“Leading Edges” is the latest full-length release from Leeds based duo Helicopter Quartet. Immediately disrupting the thought patterns by calling themselves Helicopter Quartet, Chrissie Caulfield on violin and synthesiser and Michael Capstick on guitar and bass have succeeded in producing unsettling, yet fragile, swathes of sound, that are at times swaying with prettiness and delight whilst at others jarring the ears with dissonance and discord. Whilst these two states of being may seem incongruous, “Leading Edges” succeeds in melting them together in a glorious miasma of otherworldliness. Born out of the remnants of Catscans, Helicopter Quartet set out on a mission to create new musical spaces in an attempt to create “…confusion and often fear”. “The Way It Never Was”, for example, opens this release with pulsing violin and guitar reminiscent at times of early experimental Philip Glass circa. “Music in Twelve Parts”. Before too long, however, the mood veers off into a sinister pastoral violin monologue that brings to mind King Crimson’s “Larks Tongues in Aspic Part 1”. If these comparisons are whetting the listener’s appetite, then please read on. “Refuge (2014)” balances gentle and mournful to perfection. Droning violin crying, over lightly undulating guitar and electronics, makes for a seamless mood changer.
Despondent guitar and violin characterise “110” which succeeds in instilling not only a mood of apprehension and foreboding, but also an insidious sense of inquisitiveness. The mood remains constant for over seven minutes as the music slides laboriously over an unnatural, yet organic, landscape. It is not until the end when the guitar rears it’s ugly, yet majestic head, that the texture is disrupted. A sense of alien longing permeates “Trailing Edge” which continues the familiar drone, but infuses it with soaring, and somehow medieval, qualities. The crescendo that is hinted at through these pieces comes with “Hothouse”, which mutates into an intense flare of restrained noise bringing the album itself to an expansive conclusion. The Pierrotechnique remix of “Refuge” adds some muscle and further consistency to the original, with a tender pulse underpinning throughout.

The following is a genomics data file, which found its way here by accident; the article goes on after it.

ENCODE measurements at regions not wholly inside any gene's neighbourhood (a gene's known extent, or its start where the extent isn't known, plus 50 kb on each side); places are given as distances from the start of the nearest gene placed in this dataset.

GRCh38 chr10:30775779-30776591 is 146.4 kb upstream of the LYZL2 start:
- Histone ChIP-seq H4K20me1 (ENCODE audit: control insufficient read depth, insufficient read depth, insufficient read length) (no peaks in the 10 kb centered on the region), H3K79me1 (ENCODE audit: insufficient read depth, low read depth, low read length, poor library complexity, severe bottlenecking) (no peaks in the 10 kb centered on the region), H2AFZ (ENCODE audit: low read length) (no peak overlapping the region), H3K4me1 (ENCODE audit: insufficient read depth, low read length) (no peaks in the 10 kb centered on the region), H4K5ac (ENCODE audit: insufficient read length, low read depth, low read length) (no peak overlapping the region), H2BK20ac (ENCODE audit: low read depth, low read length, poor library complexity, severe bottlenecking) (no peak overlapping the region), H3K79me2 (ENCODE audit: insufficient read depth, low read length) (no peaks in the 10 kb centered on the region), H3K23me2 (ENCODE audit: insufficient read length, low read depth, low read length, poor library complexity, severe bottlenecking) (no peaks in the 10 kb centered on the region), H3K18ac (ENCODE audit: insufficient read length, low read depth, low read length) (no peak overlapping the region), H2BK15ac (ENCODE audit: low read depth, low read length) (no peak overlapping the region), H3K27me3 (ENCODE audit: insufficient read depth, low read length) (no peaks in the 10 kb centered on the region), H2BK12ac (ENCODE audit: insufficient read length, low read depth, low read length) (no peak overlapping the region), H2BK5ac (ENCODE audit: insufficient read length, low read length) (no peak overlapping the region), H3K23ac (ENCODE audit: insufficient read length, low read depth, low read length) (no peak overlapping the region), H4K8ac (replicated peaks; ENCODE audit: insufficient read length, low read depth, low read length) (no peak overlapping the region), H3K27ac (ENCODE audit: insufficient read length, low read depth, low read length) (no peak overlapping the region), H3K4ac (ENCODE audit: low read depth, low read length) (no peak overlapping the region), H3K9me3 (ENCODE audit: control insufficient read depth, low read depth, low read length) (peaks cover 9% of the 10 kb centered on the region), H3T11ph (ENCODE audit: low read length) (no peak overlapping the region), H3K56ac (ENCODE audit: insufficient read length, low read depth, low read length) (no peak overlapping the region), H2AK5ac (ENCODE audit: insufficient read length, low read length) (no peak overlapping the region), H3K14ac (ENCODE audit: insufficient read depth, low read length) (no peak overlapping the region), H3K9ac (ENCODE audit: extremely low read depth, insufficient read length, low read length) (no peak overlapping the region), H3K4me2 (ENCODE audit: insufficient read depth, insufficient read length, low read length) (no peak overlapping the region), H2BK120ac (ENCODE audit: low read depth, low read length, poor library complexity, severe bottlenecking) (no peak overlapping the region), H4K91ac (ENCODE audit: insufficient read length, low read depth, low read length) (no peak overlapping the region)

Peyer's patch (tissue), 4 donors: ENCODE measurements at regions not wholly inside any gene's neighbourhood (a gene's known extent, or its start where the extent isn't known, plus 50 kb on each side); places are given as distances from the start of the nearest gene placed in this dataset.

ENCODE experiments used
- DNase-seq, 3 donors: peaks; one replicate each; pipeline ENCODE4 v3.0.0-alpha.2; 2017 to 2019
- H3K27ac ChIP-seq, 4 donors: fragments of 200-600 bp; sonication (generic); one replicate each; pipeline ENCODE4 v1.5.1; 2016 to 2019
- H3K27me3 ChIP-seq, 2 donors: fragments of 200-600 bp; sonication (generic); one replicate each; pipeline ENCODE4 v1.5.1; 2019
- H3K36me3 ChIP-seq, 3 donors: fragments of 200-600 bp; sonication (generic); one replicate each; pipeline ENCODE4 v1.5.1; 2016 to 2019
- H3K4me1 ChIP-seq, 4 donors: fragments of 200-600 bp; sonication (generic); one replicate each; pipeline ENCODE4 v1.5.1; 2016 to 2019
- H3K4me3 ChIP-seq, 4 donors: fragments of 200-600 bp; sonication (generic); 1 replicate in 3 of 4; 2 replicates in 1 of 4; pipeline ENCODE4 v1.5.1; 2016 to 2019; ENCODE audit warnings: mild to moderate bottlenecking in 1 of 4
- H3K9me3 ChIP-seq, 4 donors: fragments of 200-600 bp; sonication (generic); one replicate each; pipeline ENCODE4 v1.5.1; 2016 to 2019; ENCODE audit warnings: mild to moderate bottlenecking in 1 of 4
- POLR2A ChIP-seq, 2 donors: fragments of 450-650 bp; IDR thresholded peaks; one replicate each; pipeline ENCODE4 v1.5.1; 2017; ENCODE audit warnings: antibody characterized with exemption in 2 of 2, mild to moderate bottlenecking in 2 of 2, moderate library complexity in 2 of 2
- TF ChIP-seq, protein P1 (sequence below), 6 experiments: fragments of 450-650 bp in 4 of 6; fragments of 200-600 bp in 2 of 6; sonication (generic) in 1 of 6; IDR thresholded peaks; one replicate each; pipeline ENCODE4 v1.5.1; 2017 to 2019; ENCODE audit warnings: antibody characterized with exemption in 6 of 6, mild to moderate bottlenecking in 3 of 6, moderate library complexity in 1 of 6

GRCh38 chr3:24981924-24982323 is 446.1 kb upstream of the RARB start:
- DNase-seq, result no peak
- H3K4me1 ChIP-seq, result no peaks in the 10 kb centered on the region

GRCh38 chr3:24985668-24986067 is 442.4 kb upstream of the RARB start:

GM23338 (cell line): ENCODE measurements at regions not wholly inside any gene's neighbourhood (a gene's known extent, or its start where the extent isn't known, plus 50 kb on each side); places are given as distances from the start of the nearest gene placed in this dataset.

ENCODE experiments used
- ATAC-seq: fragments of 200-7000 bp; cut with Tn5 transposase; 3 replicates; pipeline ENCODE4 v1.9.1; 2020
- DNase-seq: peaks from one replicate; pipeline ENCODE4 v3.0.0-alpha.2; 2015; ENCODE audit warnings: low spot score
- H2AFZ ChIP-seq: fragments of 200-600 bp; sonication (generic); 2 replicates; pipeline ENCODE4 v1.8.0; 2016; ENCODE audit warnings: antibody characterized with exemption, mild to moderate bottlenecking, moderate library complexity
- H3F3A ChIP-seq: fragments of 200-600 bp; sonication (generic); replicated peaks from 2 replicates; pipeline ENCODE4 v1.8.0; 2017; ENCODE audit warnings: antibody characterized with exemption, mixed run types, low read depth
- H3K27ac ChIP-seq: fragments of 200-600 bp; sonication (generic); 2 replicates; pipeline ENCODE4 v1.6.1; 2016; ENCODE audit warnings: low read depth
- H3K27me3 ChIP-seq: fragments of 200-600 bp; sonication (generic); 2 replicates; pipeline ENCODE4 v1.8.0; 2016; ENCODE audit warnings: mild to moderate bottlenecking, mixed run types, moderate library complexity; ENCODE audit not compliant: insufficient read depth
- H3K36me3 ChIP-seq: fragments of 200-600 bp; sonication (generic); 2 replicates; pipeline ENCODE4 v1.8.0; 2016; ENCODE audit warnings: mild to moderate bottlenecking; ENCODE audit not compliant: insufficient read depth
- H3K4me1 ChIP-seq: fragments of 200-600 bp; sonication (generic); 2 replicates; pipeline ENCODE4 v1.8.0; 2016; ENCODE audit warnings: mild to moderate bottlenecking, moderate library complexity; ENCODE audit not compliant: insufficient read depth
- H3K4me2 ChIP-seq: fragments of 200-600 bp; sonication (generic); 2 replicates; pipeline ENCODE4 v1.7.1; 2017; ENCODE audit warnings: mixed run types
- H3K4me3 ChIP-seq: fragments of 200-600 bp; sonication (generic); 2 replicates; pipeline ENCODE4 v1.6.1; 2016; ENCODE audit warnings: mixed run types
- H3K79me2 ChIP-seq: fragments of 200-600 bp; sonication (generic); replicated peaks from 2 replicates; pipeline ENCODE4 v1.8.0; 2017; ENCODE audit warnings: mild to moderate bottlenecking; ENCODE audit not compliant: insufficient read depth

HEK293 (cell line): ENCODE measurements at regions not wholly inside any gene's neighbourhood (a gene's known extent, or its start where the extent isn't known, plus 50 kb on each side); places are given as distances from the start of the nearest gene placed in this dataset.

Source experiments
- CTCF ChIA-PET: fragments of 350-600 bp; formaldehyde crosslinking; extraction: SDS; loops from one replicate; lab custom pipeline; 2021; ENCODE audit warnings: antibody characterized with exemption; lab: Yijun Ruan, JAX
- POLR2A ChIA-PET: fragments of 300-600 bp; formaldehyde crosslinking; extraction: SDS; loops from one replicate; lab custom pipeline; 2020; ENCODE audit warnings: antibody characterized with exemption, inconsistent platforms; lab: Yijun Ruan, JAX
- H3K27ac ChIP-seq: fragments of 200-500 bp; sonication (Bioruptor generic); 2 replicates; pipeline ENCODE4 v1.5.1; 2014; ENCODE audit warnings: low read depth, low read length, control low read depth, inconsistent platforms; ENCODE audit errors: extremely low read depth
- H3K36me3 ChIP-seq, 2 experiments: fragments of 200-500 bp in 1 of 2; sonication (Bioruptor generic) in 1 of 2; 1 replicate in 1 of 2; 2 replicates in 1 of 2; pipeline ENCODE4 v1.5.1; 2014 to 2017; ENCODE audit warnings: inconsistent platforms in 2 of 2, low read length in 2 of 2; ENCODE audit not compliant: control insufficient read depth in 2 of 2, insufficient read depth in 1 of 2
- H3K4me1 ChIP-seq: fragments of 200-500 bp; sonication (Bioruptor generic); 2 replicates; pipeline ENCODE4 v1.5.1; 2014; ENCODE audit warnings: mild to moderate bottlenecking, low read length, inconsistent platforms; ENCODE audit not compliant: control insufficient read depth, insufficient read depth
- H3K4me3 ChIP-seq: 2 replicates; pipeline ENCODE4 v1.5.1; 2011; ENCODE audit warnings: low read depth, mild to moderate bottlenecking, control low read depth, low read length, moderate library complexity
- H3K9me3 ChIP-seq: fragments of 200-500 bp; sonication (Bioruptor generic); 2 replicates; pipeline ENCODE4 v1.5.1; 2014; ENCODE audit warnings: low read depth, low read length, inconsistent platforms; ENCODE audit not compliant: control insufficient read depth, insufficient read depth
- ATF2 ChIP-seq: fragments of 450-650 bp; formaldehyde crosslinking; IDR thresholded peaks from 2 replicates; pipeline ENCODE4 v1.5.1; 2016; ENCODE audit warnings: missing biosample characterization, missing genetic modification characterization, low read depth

The influences cited give some idea as to how to approach this release with The Kilimanjaro Darkjazz Ensemble, Sonic Youth, Karlheinz Stockhausen (whose “Helicopter String Quartet” bears an uncanny similarity in name to the duo), Godspeed You! Black Emperor, Curved Air and Dimitri Shostakovich all apparent throughout. If any of these names are unfamiliar to the new listener, then “Leading Edges” by Helicopter Quartet, should, in all fairness, be approached with care. To the listener who reads this and nods with approval inside, this release will not disappoint. Who can fail to enjoy an album by a band whose interests are listed as “Effects pedals and mains hum”?